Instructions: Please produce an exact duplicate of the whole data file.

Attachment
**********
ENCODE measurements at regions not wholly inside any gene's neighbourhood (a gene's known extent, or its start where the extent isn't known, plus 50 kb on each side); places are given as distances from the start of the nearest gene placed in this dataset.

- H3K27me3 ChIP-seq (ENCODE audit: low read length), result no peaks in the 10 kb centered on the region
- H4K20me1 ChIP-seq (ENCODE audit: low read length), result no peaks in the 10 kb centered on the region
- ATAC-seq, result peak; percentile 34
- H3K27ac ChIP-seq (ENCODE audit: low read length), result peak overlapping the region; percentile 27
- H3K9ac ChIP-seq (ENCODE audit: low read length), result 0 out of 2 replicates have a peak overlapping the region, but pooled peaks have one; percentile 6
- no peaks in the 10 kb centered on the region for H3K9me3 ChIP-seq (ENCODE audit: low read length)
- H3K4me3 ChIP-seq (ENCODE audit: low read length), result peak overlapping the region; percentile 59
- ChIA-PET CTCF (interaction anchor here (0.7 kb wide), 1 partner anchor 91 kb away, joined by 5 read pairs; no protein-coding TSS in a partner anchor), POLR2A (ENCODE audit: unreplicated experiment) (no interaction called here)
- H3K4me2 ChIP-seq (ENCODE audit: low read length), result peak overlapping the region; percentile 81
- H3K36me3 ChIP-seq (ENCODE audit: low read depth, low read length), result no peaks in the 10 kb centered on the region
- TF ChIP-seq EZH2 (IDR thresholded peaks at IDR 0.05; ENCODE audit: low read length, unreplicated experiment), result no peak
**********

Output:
ENCODE measurements at regions not wholly inside any gene's neighbourhood (a gene's known extent, or its start where the extent isn't known, plus 50 kb on each side); places are given as distances from the start of the nearest gene placed in this dataset.

- H3K27me3 ChIP-seq (ENCODE audit: low read length), result no peaks in the 10 kb centered on the region
- H4K20me1 ChIP-seq (ENCODE audit: low read length), result no peaks in the 10 kb centered on the region
- ATAC-seq, result peak; percentile 34
- H3K27ac ChIP-seq (ENCODE audit: low read length), result peak overlapping the region; percentile 27
- H3K9ac ChIP-seq (ENCODE audit: low read length), result 0 out of 2 replicates have a peak overlapping the region, but pooled peaks have one; percentile 6
- no peaks in the 10 kb centered on the region for H3K9me3 ChIP-seq (ENCODE audit: low read length)
- H3K4me3 ChIP-seq (ENCODE audit: low read length), result peak overlapping the region; percentile 59
- ChIA-PET CTCF (interaction anchor here (0.7 kb wide), 1 partner anchor 91 kb away, joined by 5 read pairs; no protein-coding TSS in a partner anchor), POLR2A (ENCODE audit: unreplicated experiment) (no interaction called here)
- H3K4me2 ChIP-seq (ENCODE audit: low read length), result peak overlapping the region; percentile 81
- H3K36me3 ChIP-seq (ENCODE audit: low read depth, low read length), result no peaks in the 10 kb centered on the region
- TF ChIP-seq EZH2 (IDR thresholded peaks at IDR 0.05; ENCODE audit: low read length, unreplicated experiment), result no peak